|Upcoming & current activities|
Karen Tam at Holt Renfrew
Foire Papier - Papier Art Fair
"Flying Cormorant Studio, or the Re-Imagining of a Migrant
April 19, 2015
Karen Tam: Collection of the China Institute of the University
of Frankfurt at the Weltkulturen Museum
Jérôme Delgado. “Infiltrer
les clichés: Au Belgo s’exposent trios artistes poussés
par le soulèvement culturel.” Le Devoir, February
Awarded a Canada Council for the Arts Project Grant
Made in Britain
In Emily Carr’s journals, she mentions Lee Nam, a Chinese immigrant
to British Columbia, who was a painter and a friend of hers. He had put
on small exhibitions in Victoria and Carr herself tried to get him more
recognition. As an early immigrant to Canada, in a place and landscape
that was unfamiliar and strange, how did he respond to being, in a sense,
in exile and away from home? My installation for the Mendel will re-imagine
what Lee Nam’s studio in 1930s Victoria might have looked and contained.
This project will include works done in collaboration and in conversation
with Montréal-based painter, Lui Luk Chun, a senior artist in his
seventies, reflecting the traditional ideals and expectations of what
a Chinese painter’s studio should include and the type of work done.
This would also express how Lui himself an immigrant and traditional Chinese
landscape painter, has interpreted the Canadian landscape and his experiences
in this country.
I will be exploring the MMFA’s collection of Chinese art and artefacts, and delving into their archives to learn more about the history of the collection and those of other Montréalers in the early 20th century as part of a long-term investigation on the marked attention devoted to China and its arts from the 1920s onwards in Québec. What were the Montréal and MMFA connections to the Jesuit T’ou-Se-We orphanage and its art workshops in Shanghai in the first half of the 20th century? You can follow my sleuthing and residency activities on my Pumpkin Sauce blog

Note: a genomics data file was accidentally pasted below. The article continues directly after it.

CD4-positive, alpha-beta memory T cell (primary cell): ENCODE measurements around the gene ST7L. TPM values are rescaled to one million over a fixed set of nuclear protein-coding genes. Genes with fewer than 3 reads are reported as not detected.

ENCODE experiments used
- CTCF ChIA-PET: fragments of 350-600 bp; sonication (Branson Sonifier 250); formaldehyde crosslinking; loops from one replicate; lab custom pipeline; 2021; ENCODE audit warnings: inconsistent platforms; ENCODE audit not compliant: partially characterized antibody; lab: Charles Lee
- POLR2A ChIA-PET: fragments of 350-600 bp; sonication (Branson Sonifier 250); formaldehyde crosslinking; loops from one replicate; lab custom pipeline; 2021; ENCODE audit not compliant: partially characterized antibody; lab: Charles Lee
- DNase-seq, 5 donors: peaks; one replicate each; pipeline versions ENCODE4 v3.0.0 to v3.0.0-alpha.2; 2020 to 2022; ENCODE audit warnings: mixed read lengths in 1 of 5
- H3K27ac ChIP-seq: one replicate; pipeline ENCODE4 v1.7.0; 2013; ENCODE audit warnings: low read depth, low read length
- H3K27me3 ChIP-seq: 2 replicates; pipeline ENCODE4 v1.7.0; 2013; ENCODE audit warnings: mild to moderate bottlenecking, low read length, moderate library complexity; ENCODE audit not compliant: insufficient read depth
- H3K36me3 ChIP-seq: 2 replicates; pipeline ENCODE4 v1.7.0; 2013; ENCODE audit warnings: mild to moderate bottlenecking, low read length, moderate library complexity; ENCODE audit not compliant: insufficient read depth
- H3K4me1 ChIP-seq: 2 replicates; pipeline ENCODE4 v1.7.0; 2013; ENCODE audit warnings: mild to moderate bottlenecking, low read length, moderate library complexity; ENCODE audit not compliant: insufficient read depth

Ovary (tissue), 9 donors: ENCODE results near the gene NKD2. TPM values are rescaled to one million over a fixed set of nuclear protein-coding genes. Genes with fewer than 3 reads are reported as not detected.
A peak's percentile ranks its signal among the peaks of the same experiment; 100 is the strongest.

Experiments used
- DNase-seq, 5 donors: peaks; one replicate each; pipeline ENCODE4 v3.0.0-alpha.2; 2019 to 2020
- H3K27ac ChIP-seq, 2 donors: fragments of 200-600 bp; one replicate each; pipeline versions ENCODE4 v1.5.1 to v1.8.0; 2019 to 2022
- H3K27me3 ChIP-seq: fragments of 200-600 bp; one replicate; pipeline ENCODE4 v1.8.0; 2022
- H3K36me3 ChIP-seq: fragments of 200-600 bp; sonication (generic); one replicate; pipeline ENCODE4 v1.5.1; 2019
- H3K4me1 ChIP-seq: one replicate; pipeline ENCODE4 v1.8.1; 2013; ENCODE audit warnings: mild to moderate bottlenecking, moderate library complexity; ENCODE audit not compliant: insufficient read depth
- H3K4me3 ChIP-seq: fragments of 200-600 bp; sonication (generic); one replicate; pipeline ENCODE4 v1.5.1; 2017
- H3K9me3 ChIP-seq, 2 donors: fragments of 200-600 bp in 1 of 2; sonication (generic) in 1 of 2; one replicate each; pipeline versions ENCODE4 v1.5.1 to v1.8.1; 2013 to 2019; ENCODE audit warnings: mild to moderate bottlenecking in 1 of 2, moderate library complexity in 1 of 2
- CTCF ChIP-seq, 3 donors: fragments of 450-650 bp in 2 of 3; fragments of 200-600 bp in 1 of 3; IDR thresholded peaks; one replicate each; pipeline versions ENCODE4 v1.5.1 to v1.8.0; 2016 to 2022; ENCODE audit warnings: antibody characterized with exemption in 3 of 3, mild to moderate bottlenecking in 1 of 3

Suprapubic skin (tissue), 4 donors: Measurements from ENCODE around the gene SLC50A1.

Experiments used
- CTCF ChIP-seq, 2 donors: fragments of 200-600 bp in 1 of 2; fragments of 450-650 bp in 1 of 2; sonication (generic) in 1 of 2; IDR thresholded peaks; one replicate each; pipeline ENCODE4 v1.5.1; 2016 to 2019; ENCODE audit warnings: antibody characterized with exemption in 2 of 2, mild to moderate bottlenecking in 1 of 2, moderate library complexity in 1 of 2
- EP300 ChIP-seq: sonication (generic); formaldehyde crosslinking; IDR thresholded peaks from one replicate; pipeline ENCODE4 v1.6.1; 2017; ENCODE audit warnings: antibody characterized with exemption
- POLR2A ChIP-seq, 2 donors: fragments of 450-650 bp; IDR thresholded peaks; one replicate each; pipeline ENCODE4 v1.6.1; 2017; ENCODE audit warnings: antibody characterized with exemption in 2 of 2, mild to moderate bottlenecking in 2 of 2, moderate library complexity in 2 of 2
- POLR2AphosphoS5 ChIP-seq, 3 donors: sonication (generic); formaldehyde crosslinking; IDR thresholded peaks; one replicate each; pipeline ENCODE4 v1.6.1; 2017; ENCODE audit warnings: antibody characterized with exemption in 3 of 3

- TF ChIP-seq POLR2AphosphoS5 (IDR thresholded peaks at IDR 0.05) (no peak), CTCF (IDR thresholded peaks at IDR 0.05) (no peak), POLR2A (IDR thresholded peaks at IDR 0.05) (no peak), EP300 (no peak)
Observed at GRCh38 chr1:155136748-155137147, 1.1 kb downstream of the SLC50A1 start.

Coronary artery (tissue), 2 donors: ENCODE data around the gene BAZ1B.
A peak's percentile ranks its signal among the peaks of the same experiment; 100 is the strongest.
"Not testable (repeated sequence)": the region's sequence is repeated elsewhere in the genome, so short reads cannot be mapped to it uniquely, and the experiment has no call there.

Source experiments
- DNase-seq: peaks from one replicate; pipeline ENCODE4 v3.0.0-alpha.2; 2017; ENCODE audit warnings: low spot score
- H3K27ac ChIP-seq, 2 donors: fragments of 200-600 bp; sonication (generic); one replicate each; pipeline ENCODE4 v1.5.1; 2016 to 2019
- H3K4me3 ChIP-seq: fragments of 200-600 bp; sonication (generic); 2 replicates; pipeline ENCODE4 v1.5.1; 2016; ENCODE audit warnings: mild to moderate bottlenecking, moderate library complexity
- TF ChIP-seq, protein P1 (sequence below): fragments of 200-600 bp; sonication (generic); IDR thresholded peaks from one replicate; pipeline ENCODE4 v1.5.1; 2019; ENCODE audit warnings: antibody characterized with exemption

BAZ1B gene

Deutsche Börse Residency
Couriers of Taste: History, cultures, collecting and consumerism
Everyone Was Mushu Fighting! is a pink vinyl cut-out of dragons chasing after a plate of mushu pork, installed on the glass staircase at the National Glass Centre (Sunderland, UK) more
Breathe Chongqing 2009 residency at 501 Artspace, co-organized by Chinese Arts Centre in Manchester (Chongqing, China) (view)
Books and publications
Chapter in The Changing Landscape of China's Consumerism
(2014) ed. Alison Hulme.
The Changing Landscape of China's Consumerism looks at the growth of consumerism in China from both a socio-economic and a political/cultural angle. It examines changing trends in consumption in China as well as the impact of these trends on society, and the politics and culture surrounding them. It examines the ways in which, despite needing to "unlock" the spending power of the rural provinces, the Chinese authorities are also keen to maintain certain attitudes towards the Communist Party and socialism "with Chinese Characteristics."
Eating Chinese: Culture on the Menu in Small Town Canada (2010)
by Lily Cho.
Sweet & Sour: Life in Chinese Family Restaurants
by John Jung
Exhibition catalog of Karen Tam, curated by Mary Jane Jacob, at CUE Arts Foundation (New York, NY) available from CUE Art Foundation.
Chinese Firecrackers CD. Music of the 19th and early 20th century as interpreted by David Hancock, Robert Tam, Karen Tam, and Ying Kwok. Limited edition of 50.
Gold Mountain Restaurant Montagne d'Or published by MAI (Montréal, arts interculturels) with contributions from Françoise Bélu, Marcel Blouin, Sylvie Lachance, Day's Lee
Available from MAI, Musée d'art contemporain de Montréal bookstore, Musée de beaux-arts de Montréal bookstore.
© karen tam 2005-2015. All rights reserve